Elder Gerald Causse was a 33-year-old father getting firmly established in his career in the food industry in France when the president of the group asked to meet with him.
At the time, Elder Causse had never distinguished himself as a leader of large numbers of people.
The president was a religious man who adhered to Christian principles. He knew Elder Causse's faith and devotion to his Church traits he prized. The president felt to appoint this budding business mind as general manager of a company with 1,800 employees.
The task was daunting, Elder Causse said. The company was suffering from difficult times. Labor disputes and other matters were fracturing productivity. The president wanted a leader who could be trusted. After conferring with aides in the company, the president gained confidence in Elder Causse's ability to make sound judgments and unify diverse groups.
"I was able to assume responsibility because of Church callings that I'd held since I was a teenager," Elder Causse said. "One of the main reasons for success in my career comes from applying the same principles used in Church leadership."
At the time of his sustaining to the First Quorum of the Seventy during April general conference, Elder Causse directed 3,000 employees.
Now, at age 44, sporting a distinguishing spread of silver hair, Elder Causse is among the youngest of the General Authorities.
He is a second-generation member of the Church who lives with his wife, Valerie, and their five children in Paris where he served as president of the Paris France Stake, and, more recently, as Area Seventy.
Born in May 1963, he was little more than a babe in his mother's arms when his parents joined the Church.
His parents were French citizens living in Algeria in the early 1960s when war broke out in that north African colony. They were forced to move to France, a land they knew little about.
They were young students who were resilient and eager to learn. In this spirit of change and adjustment they were open to new ideas and became intrigued by two American young men who sent a letter announcing their intention to share the gospel.
They were curious and invited the young men. Testimonies took root after a few lessons. In short time, they were baptized in a collapsible pool supplied by the missionaries. They joined the fledgling Bordeaux Branch with a dozen members.
Soon, large numbers of French Algerian exiles were baptized, marking a significant time in Church history in France when a sturdy foundation of faithful membership was created. On this foundation the Church has grown, said Elder Causse.
The testimony that ignited his parents' faith quickly burned within him. Privileges and responsibility came early in his young life in the form of Church service, such as Sunday School president at age 16.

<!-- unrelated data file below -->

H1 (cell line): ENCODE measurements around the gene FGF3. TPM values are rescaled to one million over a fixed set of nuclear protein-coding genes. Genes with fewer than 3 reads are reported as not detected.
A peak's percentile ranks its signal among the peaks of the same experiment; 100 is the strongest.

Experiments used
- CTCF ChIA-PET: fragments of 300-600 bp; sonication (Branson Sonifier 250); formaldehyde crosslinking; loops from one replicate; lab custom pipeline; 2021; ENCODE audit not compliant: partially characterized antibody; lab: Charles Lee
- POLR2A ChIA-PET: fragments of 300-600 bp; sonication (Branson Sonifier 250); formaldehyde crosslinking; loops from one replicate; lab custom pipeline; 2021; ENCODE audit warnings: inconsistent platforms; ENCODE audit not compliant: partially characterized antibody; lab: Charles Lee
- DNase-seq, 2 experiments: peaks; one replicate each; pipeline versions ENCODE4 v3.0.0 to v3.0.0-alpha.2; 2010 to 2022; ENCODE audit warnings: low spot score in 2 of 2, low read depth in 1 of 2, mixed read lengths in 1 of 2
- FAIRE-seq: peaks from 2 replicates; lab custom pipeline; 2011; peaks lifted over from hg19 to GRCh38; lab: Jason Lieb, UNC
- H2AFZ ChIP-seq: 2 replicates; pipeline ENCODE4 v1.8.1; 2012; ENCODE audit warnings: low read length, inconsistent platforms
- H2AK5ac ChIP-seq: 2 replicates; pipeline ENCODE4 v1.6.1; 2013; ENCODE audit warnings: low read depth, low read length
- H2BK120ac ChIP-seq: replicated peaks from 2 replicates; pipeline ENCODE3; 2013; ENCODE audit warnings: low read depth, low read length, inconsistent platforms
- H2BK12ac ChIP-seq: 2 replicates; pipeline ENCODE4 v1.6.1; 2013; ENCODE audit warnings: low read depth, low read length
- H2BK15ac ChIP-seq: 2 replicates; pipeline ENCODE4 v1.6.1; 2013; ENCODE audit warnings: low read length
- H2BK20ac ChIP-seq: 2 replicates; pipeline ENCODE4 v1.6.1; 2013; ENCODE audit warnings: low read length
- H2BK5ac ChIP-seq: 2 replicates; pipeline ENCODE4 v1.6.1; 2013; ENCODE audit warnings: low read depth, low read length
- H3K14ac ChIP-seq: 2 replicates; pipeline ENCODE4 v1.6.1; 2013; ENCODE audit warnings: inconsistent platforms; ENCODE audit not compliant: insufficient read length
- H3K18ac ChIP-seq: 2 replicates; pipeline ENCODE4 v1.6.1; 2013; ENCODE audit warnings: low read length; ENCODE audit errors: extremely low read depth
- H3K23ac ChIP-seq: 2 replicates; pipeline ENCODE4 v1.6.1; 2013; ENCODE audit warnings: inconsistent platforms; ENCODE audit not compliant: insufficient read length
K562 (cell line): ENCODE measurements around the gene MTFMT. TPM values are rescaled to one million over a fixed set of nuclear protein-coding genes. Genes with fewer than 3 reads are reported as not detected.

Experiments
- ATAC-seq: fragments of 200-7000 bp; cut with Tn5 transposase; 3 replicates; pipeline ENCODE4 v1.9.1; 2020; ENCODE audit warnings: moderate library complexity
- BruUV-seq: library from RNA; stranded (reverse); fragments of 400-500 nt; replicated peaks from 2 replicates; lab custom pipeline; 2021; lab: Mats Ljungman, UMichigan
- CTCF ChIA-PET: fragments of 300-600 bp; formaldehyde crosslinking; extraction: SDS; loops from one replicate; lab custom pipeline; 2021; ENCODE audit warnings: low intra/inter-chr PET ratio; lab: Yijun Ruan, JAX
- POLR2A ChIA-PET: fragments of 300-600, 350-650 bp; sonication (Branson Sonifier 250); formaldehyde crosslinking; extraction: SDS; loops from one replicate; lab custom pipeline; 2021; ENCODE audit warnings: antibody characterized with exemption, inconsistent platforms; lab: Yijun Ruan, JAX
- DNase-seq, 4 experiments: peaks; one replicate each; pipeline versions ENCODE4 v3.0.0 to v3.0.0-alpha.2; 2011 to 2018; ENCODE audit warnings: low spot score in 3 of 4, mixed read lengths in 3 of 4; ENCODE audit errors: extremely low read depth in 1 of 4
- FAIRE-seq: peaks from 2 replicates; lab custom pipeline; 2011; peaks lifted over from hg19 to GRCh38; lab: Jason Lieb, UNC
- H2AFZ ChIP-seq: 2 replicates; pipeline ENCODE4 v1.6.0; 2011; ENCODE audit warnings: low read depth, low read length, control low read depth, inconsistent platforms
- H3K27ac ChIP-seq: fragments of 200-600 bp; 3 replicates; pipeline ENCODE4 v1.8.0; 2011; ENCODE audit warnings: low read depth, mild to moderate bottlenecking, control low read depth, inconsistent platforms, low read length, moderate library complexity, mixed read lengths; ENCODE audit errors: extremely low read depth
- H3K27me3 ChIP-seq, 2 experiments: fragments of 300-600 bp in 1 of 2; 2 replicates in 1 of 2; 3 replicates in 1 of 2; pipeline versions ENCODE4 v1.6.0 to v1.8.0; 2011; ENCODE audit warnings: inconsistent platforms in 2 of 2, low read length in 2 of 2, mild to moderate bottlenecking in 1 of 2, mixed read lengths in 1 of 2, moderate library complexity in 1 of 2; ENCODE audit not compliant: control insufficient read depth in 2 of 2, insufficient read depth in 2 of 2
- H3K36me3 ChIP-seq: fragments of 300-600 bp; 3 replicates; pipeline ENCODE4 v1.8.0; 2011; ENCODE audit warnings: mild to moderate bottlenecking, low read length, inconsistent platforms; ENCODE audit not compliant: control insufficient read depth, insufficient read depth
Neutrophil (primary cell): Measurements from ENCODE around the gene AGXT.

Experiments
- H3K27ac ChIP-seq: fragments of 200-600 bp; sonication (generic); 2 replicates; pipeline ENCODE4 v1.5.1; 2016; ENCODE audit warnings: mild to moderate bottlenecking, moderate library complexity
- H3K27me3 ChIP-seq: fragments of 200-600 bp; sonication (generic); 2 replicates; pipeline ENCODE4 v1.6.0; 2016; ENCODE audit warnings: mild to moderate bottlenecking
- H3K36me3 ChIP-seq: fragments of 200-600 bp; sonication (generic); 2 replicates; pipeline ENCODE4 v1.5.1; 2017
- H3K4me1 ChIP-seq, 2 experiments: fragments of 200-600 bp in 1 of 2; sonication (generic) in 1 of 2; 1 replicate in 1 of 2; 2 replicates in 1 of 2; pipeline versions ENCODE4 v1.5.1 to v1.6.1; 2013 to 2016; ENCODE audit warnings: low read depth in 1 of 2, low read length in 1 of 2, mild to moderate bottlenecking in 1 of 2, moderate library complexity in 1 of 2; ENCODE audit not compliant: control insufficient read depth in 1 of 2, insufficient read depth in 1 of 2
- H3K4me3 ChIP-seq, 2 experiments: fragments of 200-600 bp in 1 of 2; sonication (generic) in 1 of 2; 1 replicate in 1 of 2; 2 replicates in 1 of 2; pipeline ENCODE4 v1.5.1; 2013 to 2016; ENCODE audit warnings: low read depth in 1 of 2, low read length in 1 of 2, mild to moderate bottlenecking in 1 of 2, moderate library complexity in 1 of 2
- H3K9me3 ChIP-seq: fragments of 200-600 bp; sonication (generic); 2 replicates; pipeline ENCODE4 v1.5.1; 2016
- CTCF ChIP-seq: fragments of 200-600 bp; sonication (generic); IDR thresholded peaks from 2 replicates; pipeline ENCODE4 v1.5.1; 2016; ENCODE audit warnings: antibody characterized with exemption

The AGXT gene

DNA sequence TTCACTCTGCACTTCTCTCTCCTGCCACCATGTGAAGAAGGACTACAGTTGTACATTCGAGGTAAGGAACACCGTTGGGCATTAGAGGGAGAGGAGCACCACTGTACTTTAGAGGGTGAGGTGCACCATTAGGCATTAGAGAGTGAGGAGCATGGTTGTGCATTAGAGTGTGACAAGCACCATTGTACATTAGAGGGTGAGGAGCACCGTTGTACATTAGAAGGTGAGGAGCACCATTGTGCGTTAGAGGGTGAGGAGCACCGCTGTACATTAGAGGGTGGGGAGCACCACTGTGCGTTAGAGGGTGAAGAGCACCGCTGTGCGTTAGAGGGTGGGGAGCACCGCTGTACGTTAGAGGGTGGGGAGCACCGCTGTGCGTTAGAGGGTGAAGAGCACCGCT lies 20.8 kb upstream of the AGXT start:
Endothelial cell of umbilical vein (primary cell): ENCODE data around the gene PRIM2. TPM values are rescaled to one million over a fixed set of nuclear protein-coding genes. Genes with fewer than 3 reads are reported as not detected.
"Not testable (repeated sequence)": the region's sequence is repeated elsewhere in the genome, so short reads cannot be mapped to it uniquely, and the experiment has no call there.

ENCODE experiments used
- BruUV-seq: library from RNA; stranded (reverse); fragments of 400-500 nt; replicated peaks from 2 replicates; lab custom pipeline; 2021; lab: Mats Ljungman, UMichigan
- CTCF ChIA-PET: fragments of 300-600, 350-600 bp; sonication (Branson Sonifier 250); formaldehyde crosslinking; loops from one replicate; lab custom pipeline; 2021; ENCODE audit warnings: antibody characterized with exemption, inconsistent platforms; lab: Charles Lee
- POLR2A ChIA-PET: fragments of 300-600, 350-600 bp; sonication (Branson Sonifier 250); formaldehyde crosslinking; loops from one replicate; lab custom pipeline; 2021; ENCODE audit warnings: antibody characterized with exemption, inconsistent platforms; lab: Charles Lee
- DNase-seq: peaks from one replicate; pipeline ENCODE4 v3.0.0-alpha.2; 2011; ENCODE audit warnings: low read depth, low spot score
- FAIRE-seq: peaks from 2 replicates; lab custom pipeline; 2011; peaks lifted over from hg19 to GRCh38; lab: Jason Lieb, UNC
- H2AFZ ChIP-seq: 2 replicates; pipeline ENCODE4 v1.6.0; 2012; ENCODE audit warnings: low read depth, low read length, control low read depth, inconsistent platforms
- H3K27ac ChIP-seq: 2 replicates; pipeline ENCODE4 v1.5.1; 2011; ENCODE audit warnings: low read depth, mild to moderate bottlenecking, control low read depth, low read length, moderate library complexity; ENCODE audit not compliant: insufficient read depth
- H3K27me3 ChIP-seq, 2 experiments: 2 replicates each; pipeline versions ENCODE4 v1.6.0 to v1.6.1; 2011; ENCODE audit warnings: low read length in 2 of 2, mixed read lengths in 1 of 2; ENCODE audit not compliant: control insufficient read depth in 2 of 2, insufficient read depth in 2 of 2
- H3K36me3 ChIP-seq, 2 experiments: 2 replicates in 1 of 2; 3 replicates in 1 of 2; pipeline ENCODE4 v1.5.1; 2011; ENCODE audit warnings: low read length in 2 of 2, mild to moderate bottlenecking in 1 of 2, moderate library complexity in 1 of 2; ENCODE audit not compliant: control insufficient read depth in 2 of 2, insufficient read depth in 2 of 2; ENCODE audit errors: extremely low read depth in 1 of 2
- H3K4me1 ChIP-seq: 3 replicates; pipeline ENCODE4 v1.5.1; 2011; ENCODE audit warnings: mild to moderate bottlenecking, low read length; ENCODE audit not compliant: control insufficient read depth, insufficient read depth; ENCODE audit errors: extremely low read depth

"For those members who stayed active, it was good training," he said.
One day in a high school-age philosophy class, the instructor berated the faith of anyone gullible enough to believe in Adam and Eve.
After a few of minutes of ranting, the instructor glared over the class asking for any enduring believers. "I looked around and saw that no one had raised a hand but me," said Elder Causse. "It surprised the teacher, who said nothing, but continued his lesson."
Following class, appreciative friends surrounded him to ask questions and applaud his courage.
Music has been a central theme in Elder Causse's life, the cause of much joy. Playing the piano since age 7, Elder Causse became very accomplished and frequently accompanied various choirs, including the choir of the young adult ward where his future wife, Valerie, sang.
He had known Valerie since age 8. Each summer her family would visit the ward when they came to the coast to vacation. "She was already pretty," Elder Causse said in reflection.
But it wasn't until years later when both were attending a young adult ward where her father presided as bishop that they fell in love. Feelings came unexpectedly during a break in choir practice. Sitting at the piano keyboard, Elder Causse was casually scanning the choir when his eyes locked on Valerie's.
"We both felt something happen," he said. They'd been friends for years, but this time, affection flowered. They were married civilly according to law, then drove the next day to the Bern Switzerland Temple in their box-shaped Renault with cardboard-thin sides where they were sealed Aug. 5, 1986.
Priesthood responsibilities increased as their family grew, often taking Elder Causse out of the home. "We wanted to live in such a way that our young children would have joy in the Church," he said. Because of his long days and often significant distances to travel each Sunday, requiring him to be out of the home for lengthy stretches, they made a family plan to awake the children early Sunday morning and travel as a family wherever his assignments took him.
"They spent a lot of time waiting for their father," Sister Causse said, describing how they lingered while he met privately with ward leaders. "They have come to love Church as much as home."
One moment early in life prepared Elder Causse for a later assignment with a prophet of God. While serving his compulsory military service in Paris, he was assigned to be the driver of a U.S. general working at NATO.
Years later, as a stake president, he chauffeured President Gordon B. Hinckley during his visits to France. On one occasion, President Hinckley placed his hand on Elder Causse's, and speaking only with his smile, shared his love and gratitude for Elder Causse service.
"It was a sacred moment," he said. "It's good to have a testimony of the prophet of God."
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